75 16.9 Spinning Conventional Spinning Process where a circular piece of sheet metal is placed and held against a mandrel and rotated while a rigid tool deforms and shapes the material over the mandrel.May be performed at room temperature or at higher temperature for thicker metal.
78 Basic Steps In Powder Metallurgy (P/M) Powder ProductionBlending or MixingCompactionSinteringFinishing
79 Powder Production Atomization the most common Others Chemical reduction of oxidesElectrolytic depositionDifferent shapes producedWill affect compaction process significantly
80 Blending or MixingCan use master alloys, (most commonly) or elemental powders that are used to build up the alloysMaster alloys are with the normal alloy ingredientsElemental or pre-alloyed metal powders are first mixed with lubricants or other alloy additions to produce a homogeneous mixture of ingredientsThe initial mixing may be done by either the metal powder producer or the P/M parts manufacturerWhen the particles are blended:Desire to produce a homogenous blendOver-mixing will work-harden the particles and produce variability in the sintering process
81 Compaction Usually gravity filled cavity at room temperature Pressed at ksiProduces a “Green” compactSize and shape of finished part (almost)Not as strong as finished part – handling concernFriction between particles is a major factor
82 Isostatic Pressing Because of friction between particles Apply pressure uniformly from all directions (in theory)Wet bag (left)Dry bag (right)
83 Sintering Parts are heated to ~80% of melting temperature Transforms compacted mechanical bonds to much stronger metal bondsMany parts are done at this stage. Some will require additional processing
84 Sintering ctd Final part properties drastically affected Fully sintered is not always the goalIe. Self lubricated bushingsDimensions of part are affected
85 Die Design for P/M Thin walls and projections create fragile tooling. Holes in pressing direction can be round, square, D-shaped, keyed, splined or any straight-through shape.Draft is generally not required.Generous radii and fillets are desirable to extend tool life.Chamfers, rather the radii, are necessary on part edges to prevent burring.Flats are necessary on chamfers to eliminate feather-edges on tools, which break easily.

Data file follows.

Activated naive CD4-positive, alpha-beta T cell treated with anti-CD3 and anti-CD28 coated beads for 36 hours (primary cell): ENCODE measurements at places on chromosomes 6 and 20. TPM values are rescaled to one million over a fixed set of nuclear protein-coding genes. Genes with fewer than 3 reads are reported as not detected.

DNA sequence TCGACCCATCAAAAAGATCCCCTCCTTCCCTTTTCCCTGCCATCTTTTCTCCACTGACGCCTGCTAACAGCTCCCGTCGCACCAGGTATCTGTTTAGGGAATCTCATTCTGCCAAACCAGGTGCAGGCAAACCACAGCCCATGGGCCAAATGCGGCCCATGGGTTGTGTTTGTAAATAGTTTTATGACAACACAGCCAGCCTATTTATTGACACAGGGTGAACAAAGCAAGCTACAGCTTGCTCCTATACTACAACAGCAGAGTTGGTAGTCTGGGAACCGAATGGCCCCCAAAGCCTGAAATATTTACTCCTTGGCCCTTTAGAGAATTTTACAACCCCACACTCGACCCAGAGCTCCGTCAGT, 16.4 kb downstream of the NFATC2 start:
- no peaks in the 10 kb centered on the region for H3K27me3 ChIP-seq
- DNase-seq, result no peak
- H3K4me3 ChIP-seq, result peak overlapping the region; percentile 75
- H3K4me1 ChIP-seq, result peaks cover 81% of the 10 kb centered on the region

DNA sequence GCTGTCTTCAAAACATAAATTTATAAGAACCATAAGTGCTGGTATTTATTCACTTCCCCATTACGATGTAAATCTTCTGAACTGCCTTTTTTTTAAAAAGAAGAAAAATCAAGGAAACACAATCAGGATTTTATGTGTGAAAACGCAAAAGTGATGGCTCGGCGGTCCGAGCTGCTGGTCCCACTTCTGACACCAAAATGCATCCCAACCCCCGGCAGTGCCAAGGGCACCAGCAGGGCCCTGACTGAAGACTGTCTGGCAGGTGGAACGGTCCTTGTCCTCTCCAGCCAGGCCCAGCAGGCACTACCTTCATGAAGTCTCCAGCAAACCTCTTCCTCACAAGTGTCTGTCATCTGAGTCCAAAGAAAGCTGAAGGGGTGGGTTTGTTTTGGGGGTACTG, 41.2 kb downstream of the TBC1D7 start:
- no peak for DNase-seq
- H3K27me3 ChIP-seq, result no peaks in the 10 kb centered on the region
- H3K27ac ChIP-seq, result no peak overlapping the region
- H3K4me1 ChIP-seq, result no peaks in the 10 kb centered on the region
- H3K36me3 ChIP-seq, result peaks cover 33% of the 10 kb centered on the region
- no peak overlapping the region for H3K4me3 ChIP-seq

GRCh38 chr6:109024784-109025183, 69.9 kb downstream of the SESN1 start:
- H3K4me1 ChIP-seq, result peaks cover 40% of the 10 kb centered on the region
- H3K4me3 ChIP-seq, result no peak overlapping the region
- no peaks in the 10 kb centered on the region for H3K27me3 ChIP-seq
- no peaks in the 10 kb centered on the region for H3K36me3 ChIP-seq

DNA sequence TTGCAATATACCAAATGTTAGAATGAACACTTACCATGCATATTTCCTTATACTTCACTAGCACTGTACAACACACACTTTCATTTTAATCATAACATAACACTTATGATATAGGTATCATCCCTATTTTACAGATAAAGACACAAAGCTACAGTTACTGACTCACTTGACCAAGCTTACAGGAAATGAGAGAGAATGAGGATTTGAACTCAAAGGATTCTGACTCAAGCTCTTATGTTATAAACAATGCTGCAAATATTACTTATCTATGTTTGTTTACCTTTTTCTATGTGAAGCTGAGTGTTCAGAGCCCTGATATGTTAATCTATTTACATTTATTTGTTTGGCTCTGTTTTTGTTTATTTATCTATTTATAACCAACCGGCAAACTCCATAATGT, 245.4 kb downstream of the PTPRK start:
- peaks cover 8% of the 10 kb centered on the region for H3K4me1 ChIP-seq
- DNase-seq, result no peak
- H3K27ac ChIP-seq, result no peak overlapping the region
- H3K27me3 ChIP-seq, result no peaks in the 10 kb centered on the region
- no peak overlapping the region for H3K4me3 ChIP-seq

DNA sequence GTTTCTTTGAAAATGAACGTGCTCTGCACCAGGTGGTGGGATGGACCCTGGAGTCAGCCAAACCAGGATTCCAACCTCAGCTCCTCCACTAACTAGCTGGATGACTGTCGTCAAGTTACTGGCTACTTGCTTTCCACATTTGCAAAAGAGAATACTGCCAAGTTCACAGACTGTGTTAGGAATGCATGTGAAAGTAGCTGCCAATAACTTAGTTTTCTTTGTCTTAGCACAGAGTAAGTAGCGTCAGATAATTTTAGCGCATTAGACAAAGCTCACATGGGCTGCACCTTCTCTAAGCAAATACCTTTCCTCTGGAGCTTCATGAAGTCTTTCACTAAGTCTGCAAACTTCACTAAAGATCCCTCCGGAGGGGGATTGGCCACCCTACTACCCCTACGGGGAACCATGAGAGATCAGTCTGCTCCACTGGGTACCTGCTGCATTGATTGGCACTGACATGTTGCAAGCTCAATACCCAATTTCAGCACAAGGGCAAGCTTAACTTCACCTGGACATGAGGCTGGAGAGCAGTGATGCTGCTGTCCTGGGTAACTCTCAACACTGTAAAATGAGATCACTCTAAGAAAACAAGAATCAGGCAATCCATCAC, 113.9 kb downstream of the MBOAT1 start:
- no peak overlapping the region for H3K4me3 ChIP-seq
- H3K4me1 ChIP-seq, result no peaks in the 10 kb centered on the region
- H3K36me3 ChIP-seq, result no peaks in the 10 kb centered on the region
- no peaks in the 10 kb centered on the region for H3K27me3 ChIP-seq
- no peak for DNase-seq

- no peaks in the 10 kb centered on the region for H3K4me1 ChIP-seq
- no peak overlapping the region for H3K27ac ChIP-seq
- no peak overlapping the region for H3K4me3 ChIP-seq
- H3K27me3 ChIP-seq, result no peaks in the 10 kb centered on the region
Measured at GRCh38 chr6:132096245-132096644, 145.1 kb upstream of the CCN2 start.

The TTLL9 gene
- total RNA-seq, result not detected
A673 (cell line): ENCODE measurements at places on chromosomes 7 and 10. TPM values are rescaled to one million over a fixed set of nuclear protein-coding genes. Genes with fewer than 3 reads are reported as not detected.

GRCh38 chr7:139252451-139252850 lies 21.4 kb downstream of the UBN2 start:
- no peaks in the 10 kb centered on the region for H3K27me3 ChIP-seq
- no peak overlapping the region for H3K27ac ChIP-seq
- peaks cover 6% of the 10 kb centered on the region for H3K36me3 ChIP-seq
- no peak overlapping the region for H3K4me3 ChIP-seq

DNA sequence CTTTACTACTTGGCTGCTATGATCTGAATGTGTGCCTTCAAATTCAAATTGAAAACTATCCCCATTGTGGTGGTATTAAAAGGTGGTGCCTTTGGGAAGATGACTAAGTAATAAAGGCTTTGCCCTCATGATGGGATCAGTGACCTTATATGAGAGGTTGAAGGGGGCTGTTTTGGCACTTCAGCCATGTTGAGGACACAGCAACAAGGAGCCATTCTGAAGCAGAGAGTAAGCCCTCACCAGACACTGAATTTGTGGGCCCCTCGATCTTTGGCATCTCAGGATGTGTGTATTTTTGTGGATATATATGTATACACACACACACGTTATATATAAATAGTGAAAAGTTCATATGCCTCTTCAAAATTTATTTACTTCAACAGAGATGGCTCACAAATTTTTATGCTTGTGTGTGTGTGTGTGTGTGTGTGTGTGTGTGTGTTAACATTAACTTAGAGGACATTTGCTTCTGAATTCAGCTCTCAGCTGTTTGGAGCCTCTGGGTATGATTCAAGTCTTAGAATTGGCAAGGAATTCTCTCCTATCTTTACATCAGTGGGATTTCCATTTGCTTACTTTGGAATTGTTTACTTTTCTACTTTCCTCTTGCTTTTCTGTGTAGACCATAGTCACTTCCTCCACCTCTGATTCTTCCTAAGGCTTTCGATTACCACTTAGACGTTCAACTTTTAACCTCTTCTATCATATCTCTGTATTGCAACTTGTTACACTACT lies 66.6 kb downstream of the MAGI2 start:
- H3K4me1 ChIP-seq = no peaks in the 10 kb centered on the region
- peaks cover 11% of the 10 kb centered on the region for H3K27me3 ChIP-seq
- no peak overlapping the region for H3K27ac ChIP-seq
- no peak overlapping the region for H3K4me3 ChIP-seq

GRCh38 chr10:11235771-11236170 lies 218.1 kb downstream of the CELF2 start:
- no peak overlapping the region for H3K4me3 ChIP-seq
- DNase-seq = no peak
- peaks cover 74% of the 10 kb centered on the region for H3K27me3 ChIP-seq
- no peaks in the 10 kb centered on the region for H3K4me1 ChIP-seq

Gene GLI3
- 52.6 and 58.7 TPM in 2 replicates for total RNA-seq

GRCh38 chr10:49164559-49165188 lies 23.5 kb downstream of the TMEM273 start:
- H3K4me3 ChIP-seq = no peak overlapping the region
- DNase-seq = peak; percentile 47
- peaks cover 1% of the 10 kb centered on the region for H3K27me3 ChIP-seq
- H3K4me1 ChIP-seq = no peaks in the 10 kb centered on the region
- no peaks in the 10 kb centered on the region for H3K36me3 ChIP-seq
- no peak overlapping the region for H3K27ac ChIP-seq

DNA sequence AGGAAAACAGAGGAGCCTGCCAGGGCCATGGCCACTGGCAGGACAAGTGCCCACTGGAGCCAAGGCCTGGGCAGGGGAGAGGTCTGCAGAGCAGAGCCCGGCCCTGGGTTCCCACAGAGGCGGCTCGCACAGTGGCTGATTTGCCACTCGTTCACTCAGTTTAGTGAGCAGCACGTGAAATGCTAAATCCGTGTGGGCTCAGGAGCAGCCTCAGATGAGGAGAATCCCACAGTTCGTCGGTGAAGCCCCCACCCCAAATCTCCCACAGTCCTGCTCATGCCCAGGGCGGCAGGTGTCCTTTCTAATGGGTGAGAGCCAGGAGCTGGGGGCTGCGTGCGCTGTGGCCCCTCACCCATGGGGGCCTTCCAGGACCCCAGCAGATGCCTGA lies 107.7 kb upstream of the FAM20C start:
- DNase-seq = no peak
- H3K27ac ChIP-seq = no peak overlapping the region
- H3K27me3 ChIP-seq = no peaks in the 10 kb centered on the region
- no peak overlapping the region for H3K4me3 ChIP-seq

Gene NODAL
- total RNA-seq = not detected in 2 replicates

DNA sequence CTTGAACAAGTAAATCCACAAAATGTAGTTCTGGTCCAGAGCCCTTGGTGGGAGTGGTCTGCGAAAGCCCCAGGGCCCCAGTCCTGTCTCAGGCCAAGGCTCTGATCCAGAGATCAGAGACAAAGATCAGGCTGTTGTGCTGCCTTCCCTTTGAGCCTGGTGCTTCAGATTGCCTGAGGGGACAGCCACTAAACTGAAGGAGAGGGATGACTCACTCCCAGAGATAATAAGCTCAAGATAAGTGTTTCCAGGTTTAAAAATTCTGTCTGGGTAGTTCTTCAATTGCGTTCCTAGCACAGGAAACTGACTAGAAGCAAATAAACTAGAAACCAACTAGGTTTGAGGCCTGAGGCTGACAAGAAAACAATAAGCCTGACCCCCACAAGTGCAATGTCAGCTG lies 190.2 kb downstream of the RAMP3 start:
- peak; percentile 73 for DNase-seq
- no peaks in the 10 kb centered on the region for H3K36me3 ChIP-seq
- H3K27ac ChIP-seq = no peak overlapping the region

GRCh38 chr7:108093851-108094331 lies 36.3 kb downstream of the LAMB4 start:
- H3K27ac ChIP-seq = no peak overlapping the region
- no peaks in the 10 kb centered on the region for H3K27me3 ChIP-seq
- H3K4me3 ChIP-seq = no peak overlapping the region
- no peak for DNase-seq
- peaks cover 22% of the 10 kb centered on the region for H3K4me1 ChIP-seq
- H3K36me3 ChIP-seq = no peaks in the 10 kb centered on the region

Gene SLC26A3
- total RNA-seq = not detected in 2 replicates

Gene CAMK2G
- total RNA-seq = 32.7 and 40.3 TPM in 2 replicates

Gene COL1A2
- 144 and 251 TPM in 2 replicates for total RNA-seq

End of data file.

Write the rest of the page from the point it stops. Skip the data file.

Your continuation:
86 Advantages of P/MVirtually unlimited choice of alloys, composites, and associated propertiesRefractory materials are popular by this processControlled porosity for self lubrication or filtration usesCan be very economical at large run sizes (100,000 parts)Long term reliability through close control of dimensions and physical propertiesWide latitude of shape and designVery good material utilization
87 Disadvantages of P/M Limited in size capability due to large forces Specialty machinesNeed to control the environment – corrosion concernWill not typically produce part as strong as wrought product. (Can repress items to overcome that)Cost of die – typical to that of forging, except that design can be more – specialtyLess well known process
88 Financial Considerations Die design – must withstand 100 ksi, requiring specialty designsCan be very automated1500 parts per hour not uncommon for average size part60,000 parts per hour achievable for small, low complexity parts in a rolling pressTypical size part for automation is 1” cubeLarger parts may require special machines (larger surface area, same pressure equals larger forces involved)
89 Manufacturing of Plastic Components UNIT VManufacturing of Plastic Components
90 ExtrusionRaw materials in the form if thermoplastic pallets,granules,or powder, placed into a hopper and fed into extruder barrel.The barrel is equipped with a screw that blends the pallets and conveys them down the barrelHeaters around the extruder’s barrels heats the pellets and liquefies themScrew has 3-sectionsFeed sectionMelt or transition sectionPumping section.
91 Complex shapes with constant cross-section Solid rods, channels, tubing, pipe, window frames, architectural components can be extruded due to continuous supply and flow.Plastic coated electrical wire, cable, and strips are also extrudedPellets :extruded product is a small-diameter rod which is chopped into small pelletsSheet and film extrusion :Extruded parts are rolled on water and on the rollers
92 ExtruderFig : Schematic illustration of a typical extruder for plastics, elastomers, and composite materials.
93 Injection moldingFig : Injection molding with (a) plunger, (b) reciprocating rotating screw, (c) a typical part made from an injection molding machine cavity, showing a number of parts made from one shot, note also mold features such as sprues, runners and gates.
94 Similar to extrusion barrel is heated Pellets or granules fed into heated cylinderMelt is forced into a split-die chamberMolten plastic pushed into mold cavityPressure ranges from 70 Mpa – 200 MpaTypical products : Cups, containers, housings, tool handles, knobs, electrical and communication components, toys etc.
95 Injection moldingInjection molds have several components such as runners, cores, cavities, cooling channels, inserts, knock out pins and ejectors3-basic types of moldsCold runner two plate moldCold runner three plate moldHot runner moldFig : Examples of injection molding